The advent of synthetic biology presents an interesting conundrum for biodiversity conservation (Redford et al., Reference Redford, Adams and Mace2013). Is the new technology to be welcomed because it holds the possibility of novel and radical solutions to global problems such as the perfect storm of shortages in food, water and energy resources (Beddington, Reference Beddington2010)? Or is it to be feared, for the impact of novel organisms and associated new economic arrangements on ecosystems and rural societies (e.g. ETC Group, 2010)?
Synthetic biology is a broad and fast-moving field of research and innovation, inspired by the distributed development and exponential rates of innovation and growth in computing (Carlson, Reference Carlson2010; Church & Regis, Reference Church and Regis2012). It is a hybrid of engineering and biology, and definitions of synthetic biology are broad and open-ended with many, but not all, explicitly directed at real world uses. Key elements in the field are: (1) its engineering approach to natural systems (designing and fabricating ‘components’ and ‘systems’ using standardized and automatable processes); (2) an emphasis on novelty: fabricating parts and systems that do not exist in the natural world (or redesigning and fabricating those that do); (3) a focus on addressing real world problems (ECNH, 2010; Presidential Commission, 2010). Thus a typical definition of synthetic biology is ‘the design and construction of new biological parts, devices and systems, and the redesign of existing, natural biological systems for useful purposes’ (Synthetic Biology, 2013). Practically, this ‘design and construction’ currently means modifying single-celled organisms by inserting up to 15 genes in the form of pathways designed to accomplish specific tasks. The range of fields where synthetic biology may be applied is wide but includes food production, new materials and manufacturing, waste processing and water purification, ecological restoration and health (UK Parliament, 2013).
Almost all new technologies and industrial sectors have implications for biodiversity conservation, because markets and human consumption drive change in the biosphere, and synthetic biology is no exception. The question of the relationship between synthetic biology and conservation was addressed at a conference organized by the Wildlife Conservation Society in April 2013 (Wildlife Conservation Society, 2013). That meeting, which included 19 people speaking from the conservation perspective and 21 speaking from the perspective of synthetic biology, in addition to speakers with expertise in journalism, psychology and advertising, took the approach of exploring ideas and practices in synthetic biology and conservation, before considering areas of difference and common ground. Here we reflect on our experiences with that process. We consider first the differences between the two fields, and second the kinds of opportunities and risks that arise. We do not report the findings of the meeting but rather summarize our personal reflections.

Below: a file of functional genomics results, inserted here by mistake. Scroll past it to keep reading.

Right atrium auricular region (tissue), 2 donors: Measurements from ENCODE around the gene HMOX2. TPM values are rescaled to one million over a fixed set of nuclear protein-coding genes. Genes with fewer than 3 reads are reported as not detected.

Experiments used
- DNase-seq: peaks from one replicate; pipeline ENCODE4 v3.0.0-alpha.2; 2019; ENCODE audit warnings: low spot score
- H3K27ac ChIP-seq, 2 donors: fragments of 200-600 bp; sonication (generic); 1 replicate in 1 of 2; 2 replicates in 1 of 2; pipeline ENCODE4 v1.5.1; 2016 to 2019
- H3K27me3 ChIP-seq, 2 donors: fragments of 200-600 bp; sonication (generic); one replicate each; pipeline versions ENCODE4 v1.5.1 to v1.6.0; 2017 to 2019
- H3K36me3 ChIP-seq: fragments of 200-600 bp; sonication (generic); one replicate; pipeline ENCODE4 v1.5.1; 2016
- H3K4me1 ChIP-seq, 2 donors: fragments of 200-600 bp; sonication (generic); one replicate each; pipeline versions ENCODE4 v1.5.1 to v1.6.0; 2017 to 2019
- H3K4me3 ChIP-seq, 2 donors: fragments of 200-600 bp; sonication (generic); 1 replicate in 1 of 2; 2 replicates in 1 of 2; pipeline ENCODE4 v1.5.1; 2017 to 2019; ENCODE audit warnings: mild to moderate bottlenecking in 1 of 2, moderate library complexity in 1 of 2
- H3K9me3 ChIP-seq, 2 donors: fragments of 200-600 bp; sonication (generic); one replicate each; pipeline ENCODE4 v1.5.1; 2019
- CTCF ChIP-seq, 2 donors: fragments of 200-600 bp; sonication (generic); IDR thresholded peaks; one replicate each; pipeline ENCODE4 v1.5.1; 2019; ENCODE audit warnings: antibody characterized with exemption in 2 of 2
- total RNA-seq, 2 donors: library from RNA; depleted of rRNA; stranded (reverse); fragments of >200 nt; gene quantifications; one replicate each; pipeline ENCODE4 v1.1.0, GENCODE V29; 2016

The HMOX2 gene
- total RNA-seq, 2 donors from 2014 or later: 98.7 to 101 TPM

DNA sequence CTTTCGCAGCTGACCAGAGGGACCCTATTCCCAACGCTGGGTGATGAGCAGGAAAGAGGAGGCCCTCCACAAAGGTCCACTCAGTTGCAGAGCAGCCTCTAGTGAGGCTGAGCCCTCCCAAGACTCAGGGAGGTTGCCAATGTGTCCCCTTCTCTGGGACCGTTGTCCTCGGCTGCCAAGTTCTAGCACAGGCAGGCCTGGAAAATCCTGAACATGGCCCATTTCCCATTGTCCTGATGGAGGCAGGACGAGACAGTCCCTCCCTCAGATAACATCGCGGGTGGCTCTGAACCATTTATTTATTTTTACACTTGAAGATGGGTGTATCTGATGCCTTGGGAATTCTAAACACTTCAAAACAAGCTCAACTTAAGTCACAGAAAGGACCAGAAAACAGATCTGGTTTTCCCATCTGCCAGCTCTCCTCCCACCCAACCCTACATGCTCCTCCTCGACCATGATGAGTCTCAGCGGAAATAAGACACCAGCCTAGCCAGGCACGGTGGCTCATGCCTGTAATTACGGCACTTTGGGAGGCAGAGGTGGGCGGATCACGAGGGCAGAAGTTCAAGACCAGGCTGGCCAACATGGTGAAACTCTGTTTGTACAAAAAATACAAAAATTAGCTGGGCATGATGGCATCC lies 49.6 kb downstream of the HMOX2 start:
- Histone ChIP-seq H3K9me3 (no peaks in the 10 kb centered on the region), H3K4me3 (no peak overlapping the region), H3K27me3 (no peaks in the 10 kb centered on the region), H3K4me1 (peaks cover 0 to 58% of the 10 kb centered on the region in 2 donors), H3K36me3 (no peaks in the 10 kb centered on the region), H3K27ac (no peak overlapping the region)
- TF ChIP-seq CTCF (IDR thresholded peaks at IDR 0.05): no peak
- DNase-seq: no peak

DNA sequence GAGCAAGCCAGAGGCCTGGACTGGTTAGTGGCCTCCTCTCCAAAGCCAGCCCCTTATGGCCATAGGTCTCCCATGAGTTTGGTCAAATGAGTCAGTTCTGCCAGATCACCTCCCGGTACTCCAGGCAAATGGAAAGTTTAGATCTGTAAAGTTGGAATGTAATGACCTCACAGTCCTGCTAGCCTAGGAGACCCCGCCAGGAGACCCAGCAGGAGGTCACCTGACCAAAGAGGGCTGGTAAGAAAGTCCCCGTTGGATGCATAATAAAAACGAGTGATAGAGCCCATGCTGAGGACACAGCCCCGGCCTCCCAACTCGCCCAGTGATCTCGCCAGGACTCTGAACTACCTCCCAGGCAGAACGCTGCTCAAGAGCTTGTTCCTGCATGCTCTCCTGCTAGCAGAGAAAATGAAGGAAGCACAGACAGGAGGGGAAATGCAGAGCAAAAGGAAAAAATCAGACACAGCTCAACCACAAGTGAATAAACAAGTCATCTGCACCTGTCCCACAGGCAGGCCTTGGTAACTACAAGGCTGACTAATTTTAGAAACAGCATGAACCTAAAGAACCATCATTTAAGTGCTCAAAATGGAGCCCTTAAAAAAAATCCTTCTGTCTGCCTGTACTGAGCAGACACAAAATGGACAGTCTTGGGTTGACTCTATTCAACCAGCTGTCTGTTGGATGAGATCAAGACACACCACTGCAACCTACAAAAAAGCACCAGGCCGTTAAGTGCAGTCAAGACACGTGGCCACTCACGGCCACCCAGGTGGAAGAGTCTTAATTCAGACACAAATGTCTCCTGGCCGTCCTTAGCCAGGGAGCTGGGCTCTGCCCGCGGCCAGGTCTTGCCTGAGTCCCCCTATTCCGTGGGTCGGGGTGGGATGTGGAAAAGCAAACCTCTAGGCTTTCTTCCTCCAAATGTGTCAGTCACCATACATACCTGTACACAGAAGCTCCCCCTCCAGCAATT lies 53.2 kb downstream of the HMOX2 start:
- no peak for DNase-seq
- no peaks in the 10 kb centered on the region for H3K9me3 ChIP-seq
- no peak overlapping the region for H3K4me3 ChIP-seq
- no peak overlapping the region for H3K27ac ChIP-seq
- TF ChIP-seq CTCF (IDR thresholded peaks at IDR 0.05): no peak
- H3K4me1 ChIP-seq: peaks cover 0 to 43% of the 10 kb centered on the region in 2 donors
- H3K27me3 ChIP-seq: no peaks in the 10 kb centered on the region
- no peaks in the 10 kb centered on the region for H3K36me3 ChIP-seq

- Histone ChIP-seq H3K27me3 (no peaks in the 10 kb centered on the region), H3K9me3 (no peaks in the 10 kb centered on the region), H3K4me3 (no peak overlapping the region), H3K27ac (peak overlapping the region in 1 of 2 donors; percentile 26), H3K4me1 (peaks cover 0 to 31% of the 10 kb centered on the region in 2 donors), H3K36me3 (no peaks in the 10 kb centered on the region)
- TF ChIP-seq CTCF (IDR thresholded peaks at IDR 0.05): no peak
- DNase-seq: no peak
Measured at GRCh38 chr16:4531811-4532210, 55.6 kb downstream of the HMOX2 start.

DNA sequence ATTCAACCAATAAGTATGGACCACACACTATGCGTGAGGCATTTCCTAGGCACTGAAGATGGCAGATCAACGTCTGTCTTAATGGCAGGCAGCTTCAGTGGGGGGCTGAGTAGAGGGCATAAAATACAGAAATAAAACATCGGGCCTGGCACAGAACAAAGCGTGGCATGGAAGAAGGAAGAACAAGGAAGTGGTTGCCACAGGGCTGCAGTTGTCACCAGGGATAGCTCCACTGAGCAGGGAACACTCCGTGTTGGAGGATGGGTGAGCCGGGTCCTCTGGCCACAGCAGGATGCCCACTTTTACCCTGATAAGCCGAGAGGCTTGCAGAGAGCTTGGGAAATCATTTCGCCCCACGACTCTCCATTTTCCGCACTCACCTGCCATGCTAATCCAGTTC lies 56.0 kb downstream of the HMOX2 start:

Thinking in the two fields
The first observation to be made is that there are differences in the ways conservationists and synthetic biologists approach their respective subjects. Any attempt to describe such differences runs the risk of caricature but any attempt to understand where common ground may or may not lie demands at least a simplified understanding of narratives and ways of thinking. We attempt this here.
First, there is a difference in academic training and there are gaps between the disciplines. Participants at the 2013 meeting came more or less equally from synthetic biology and conservation, with some other experts. Although many of the synthetic biologists and many conservationists were trained in biology, their shared biological knowledge was limited. Conservationists trained in biology had restricted, and frequently dated, knowledge of genetics and molecular biology. One conservationist trained as a biologist commented of their university training in genetics and molecular biology as ‘those were the courses we flunked’. The same may well be true in reverse for synthetic biologists trained in biology, who may not have detailed knowledge of biological structure, function, diversity or management at ecosystem or even organism levels. Furthermore, some synthetic biologists come primarily from an engineering background, and work in synthetic biology without much formal training in biology. Only systems biology is included in the ‘foundational science for synthetic biology’ by Kitney & Freemont (Reference Kitney and Freemont2012). No ecology, let alone conservation biology, is mentioned. Conservation science is necessarily multidisciplinary (Meine et al., Reference Meine, Soulé and Noss2006) but its engagement with engineering is slight.
Second, with differences in knowledge come differences in experience of scientific practice. Synthetic biologists work in a world of controlled environment laboratories, where living systems are thought of deliberately in reductionist terms: as components and parts, designed and assembled to form functioning systems. Conservationists work in and for a world of complex natural systems, often poorly defined and rarely with the level of detail of even taxonomy and ecology they would like. They encounter social, economic and political factors that demand insights well beyond their biological training. Since the 1960s ecologists have thought of nature as a machine, borrowing words from cybernetics to describe equilibrium and control (Botkin, Reference Botkin1990), but for conservationists this metaphor has had limited relevance for the way they understand nature or human interactions with it.